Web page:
Pain in the leg can also be a part of chronic conditions like rheumatoid arthritis and gout.

CHECK YOUR SYMPTOMS — Use the Symptom Checker and find out if you need to seek medical help.

When should I see a doctor?

Seek medical attention urgently if you have sore or aching legs and:

  • the leg is swollen
  • it looks deformed or you can’t cannot use it properly
  • it is unusually cool or pale
  • it is numb and weak
  • it is red and warm
  • both legs are swollen and you have breathing problems
  • the pain is getting worse

See your doctor as soon as possible if you have signs of infection, like a fever, calf pain after going on a long journey, or any serious symptoms that come on with no explanation.

How is leg pain treated?

Treatment for leg pain depends on the cause. Sore or aching legs can often be treated at home, but if pain is sudden, severe, or persistent, or if there are other symptoms, medical attention may be necessary.

If you suddenly develop pain from an injury, use the RICER method:

  • Rest: Avoid moving the leg.
  • Ice: Put an icepack on the sore area for 15-20 minutes at a time, using a covered icepack or bag of frozen peas. Repeat every 2 to 4 hours for 2 to 3 days.
  • Compression: Bandage the area firmly.
  • Elevation: Keep the leg above the hip.
  • Referral: Have the injury checked by your doctor.

You can take simple painkillers like paracetamol or anti-inflammatories like ibuprofen.

If you have muscle cramps, gently stretching the muscles should help. This is true for many other types of leg pain, too.

If you have pins and needles, just moving around should ease the discomfort.

If the pain doesn't go away, your doctor might involve a physiotherapist, podiatrist or other health professional, depending on the cause. You might need medication such as antibiotics or anti-inflammatories, and some people may need surgery.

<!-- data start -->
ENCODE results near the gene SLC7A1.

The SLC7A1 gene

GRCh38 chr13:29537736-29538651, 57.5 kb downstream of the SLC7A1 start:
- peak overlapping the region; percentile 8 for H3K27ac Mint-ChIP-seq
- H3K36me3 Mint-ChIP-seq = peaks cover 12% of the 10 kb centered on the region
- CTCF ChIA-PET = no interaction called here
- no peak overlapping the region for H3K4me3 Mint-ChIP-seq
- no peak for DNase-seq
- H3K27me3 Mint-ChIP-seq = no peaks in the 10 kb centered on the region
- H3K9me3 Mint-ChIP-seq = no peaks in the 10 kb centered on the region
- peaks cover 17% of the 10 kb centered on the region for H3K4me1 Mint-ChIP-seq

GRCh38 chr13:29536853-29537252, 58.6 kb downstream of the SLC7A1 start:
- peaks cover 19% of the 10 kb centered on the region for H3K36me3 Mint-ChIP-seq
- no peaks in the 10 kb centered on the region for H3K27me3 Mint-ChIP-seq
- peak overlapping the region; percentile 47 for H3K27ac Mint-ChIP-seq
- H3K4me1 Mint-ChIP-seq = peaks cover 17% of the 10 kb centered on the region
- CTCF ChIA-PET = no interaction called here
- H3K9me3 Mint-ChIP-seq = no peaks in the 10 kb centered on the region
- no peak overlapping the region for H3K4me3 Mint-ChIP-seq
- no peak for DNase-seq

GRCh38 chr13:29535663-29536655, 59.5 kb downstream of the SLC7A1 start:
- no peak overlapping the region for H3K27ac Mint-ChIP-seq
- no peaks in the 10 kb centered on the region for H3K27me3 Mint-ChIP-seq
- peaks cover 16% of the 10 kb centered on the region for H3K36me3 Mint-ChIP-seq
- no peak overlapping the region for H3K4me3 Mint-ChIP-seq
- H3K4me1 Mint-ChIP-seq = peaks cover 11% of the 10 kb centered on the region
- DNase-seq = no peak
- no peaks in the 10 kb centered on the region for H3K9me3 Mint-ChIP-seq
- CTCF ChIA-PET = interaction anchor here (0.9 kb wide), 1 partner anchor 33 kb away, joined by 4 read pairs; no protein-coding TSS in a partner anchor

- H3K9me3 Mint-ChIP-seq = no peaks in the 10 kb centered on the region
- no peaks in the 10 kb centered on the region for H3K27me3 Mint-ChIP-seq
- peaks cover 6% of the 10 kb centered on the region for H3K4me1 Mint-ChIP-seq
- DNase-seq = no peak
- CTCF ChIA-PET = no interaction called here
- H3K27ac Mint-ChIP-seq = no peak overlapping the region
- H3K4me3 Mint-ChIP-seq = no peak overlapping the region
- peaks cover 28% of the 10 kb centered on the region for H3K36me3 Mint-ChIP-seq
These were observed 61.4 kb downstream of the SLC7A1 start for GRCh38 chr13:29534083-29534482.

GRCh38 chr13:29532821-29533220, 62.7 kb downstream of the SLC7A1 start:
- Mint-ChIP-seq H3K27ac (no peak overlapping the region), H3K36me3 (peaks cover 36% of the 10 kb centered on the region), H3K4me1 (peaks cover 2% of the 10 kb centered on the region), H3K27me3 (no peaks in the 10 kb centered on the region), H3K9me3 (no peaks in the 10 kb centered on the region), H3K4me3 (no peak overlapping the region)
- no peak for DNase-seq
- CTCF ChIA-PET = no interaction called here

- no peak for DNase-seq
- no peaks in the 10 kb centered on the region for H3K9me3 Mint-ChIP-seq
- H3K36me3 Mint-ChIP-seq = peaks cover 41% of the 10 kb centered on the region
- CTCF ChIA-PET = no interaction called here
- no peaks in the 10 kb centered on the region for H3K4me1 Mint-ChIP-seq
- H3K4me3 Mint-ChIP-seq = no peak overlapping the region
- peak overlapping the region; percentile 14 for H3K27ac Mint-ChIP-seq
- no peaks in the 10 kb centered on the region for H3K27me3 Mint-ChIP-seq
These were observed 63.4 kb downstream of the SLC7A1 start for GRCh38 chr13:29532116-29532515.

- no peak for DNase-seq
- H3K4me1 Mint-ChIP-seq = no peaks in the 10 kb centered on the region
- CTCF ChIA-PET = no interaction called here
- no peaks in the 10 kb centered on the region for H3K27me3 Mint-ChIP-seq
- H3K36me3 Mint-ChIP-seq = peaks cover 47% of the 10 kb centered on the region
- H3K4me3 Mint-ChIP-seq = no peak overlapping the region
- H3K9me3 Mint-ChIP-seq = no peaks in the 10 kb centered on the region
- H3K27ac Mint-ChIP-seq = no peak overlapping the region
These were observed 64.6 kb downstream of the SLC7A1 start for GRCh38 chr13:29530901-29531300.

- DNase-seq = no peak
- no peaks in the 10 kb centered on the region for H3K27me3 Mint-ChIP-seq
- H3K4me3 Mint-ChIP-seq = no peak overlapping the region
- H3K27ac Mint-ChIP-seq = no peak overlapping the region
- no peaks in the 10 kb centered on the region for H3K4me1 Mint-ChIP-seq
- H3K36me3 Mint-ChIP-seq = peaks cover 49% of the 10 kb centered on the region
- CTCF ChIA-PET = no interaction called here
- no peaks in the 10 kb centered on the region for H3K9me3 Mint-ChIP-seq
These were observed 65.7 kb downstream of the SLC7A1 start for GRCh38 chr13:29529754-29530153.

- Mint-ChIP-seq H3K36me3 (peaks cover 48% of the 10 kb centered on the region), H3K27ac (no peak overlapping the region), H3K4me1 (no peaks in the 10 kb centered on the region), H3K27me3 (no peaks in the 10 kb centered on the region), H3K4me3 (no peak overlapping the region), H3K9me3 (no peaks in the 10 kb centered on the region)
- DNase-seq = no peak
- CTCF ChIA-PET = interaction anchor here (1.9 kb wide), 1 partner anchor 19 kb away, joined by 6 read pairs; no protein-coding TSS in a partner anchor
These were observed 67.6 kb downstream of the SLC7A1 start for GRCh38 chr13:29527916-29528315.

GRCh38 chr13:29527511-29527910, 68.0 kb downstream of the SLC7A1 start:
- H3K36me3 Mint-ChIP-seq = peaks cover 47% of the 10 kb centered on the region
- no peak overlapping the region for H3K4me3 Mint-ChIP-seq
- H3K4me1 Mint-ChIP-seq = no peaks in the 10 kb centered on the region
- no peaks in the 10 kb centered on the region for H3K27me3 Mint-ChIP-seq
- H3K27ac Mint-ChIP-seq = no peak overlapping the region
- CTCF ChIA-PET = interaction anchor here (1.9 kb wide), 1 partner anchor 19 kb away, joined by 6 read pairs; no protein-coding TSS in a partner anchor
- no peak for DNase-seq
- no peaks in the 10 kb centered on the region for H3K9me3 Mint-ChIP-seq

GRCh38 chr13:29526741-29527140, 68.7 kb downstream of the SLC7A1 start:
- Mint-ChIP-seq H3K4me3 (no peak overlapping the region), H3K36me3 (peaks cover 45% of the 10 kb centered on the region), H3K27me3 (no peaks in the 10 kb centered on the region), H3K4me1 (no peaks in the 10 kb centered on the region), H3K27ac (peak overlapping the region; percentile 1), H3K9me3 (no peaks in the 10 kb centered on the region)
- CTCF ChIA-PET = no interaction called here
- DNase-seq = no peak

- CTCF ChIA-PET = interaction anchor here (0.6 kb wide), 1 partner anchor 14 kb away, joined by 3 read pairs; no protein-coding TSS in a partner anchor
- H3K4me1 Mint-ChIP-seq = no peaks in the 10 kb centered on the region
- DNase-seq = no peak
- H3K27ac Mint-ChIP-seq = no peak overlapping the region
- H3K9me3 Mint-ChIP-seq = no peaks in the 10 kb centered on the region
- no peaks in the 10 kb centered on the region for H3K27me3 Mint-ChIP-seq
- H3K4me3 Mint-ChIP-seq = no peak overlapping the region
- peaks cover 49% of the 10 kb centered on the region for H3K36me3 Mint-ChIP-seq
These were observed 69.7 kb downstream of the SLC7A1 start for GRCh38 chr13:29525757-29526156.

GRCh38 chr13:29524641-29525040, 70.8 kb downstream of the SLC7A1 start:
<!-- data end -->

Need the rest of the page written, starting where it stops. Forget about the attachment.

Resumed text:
When should I see a doctor?

Sometimes, leg pain can signal something more serious like a fracture, deep vein thrombosis or compartment syndrome.

Seek medical attention urgently if:

  • the leg is swollen
  • it looks deformed or you can't use it properly
  • it is unusually cool or pale
  • it is numb and weak
  • it is red and warm
  • both legs are swollen and you have breathing problems
  • the pain is getting worse

See your doctor as soon as possible if you have signs of infection, like a fever, calf pain after going on a long journey, or any serious symptoms that come on with no explanation.

Can leg pain be prevented?

You can prevent strains and injuries by always warming up before exercise and cooling down and stretching afterwards. Build up physical activity gradually and do not take on too much too quickly.

It is a good idea to replace worn out shoes and wear appropriate footwear for the activity you're doing.

Looking after your health generally — getting enough sleep, drinking enough water, getting some regular exercise, not smoking, being a healthy weight — might also help.

Learn more here about the development and quality assurance of healthdirect content.

Last reviewed: August 2021